President Robert S. Nelsen announced Tuesday that Dr. Ching-Hua Wang will become Sacramento State’s new provost and vice president for Academic Affairs.
She will hold the University’s second-highest position. Academic Affairs is the largest unit on campus, made up of the seven academic colleges, the University Library, and the College of Continuing Education.
“I’d like to join my new colleagues at Sacramento State to make the University a leader in the California State University system for its educational distinction, innovative programs, inclusive and caring culture, and organic relationships with regional and global communities,” Wang says.
Ming-Tung “Mike” Lee has served as interim provost for the past year, since the departure of Frederika “Fraka” Harmsen. Once Wang begins her new position at Sacramento State on Feb. 1, Lee will return to his role as the University’s chief financial officer and vice president of Administration.
Wang currently is the dean of the School of Health and Natural Sciences at Dominican University of California. In addition, she is a professor of immunology and microbiology, and she managed all extramural grants on the San Rafael campus, raising $9.3 million from private sources and corporations.
Prior to joining Dominican University, Wang was one of the original 13 faculty recruited out of more than 2,300 applicants to start California State University (CSU) Channel Islands in 2001. “While at Channel Islands,” she says, “I led the development and implementation of eight science and health science programs, and worked closely with colleagues in starting, advancing, and growing the university.”
In addition to teaching and doing research at CSU Channel Islands, Wang served as chair of multiple academic programs in sciences and health sciences, as the program director for the Bridges Stem Cell Research Training Program, and as director of the Master of Science in Biotech and Bioinformatics Program. She also was a special assistant to the provost.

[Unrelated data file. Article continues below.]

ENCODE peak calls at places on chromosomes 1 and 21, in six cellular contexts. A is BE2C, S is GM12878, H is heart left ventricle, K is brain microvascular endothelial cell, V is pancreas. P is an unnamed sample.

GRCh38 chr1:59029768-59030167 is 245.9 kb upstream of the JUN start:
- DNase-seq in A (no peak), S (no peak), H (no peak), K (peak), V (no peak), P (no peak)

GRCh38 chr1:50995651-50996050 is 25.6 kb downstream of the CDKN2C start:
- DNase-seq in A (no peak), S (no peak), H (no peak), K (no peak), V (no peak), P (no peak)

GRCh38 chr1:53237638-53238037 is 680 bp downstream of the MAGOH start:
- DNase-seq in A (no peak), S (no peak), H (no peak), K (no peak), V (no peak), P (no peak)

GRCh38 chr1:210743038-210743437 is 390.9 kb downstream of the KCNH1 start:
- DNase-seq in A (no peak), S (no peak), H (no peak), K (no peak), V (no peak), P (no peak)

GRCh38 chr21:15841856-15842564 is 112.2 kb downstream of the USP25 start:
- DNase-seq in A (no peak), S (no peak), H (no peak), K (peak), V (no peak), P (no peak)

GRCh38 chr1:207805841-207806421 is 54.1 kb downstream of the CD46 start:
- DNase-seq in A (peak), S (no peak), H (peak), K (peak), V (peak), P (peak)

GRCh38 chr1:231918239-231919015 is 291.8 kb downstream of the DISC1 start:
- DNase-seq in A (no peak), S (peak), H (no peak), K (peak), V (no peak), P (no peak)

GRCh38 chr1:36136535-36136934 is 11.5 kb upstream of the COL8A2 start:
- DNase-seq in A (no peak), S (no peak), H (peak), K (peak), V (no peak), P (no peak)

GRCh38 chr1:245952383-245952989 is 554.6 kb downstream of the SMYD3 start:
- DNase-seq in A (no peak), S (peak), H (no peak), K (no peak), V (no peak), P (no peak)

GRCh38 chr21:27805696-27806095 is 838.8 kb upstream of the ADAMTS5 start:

“I am confident that Dr. Wang will help us continue to excel in our mission to provide a high-quality education for our students,” Nelsen says. “I look forward to working together to improve our students’ time to degree and their research experiences. I am excited about Sacramento State’s future under her academic leadership.”
Wang was born in Beijing, the oldest of four children. “While growing up, I experienced one of the darkest periods of Chinese history. I witnessed tremendous turmoil. My family was split into pieces, and I was sent to Inner Mongolia to get ‘re-educated.’
“When I was living in Inner Mongolia,” she says, “I served as an elementary teacher at a one-room schoolhouse. My interactions with students from extremely poor families left an indelible impression. The Tiananmen massacre happened in Beijing after my husband, Nian-Sheng Huang, and I completed our doctorates at Cornell University, and we decided to stay in the United States and bring up our two children in a democratic society.”
Prior to earning her doctorate in immunology from Cornell University in 1986, Wang earned a master’s degree in immunology from Peking University, Health Science Center, and her medical degree from Capital Medical University.
After graduating from Cornell, Wang and her husband explored a variety of job opportunities and decided to join the CSU “to teach students who are mostly first-generation college students and come from humble backgrounds,” she says.
Wang’s husband is a historian who specializes in early American history. Among his published works are Floating Poverty: The Poor in Eighteenth-Century Massachusetts and Benjamin Franklin in American Thought and Culture 1790-1990. He is working on a new book. – Dixie Reid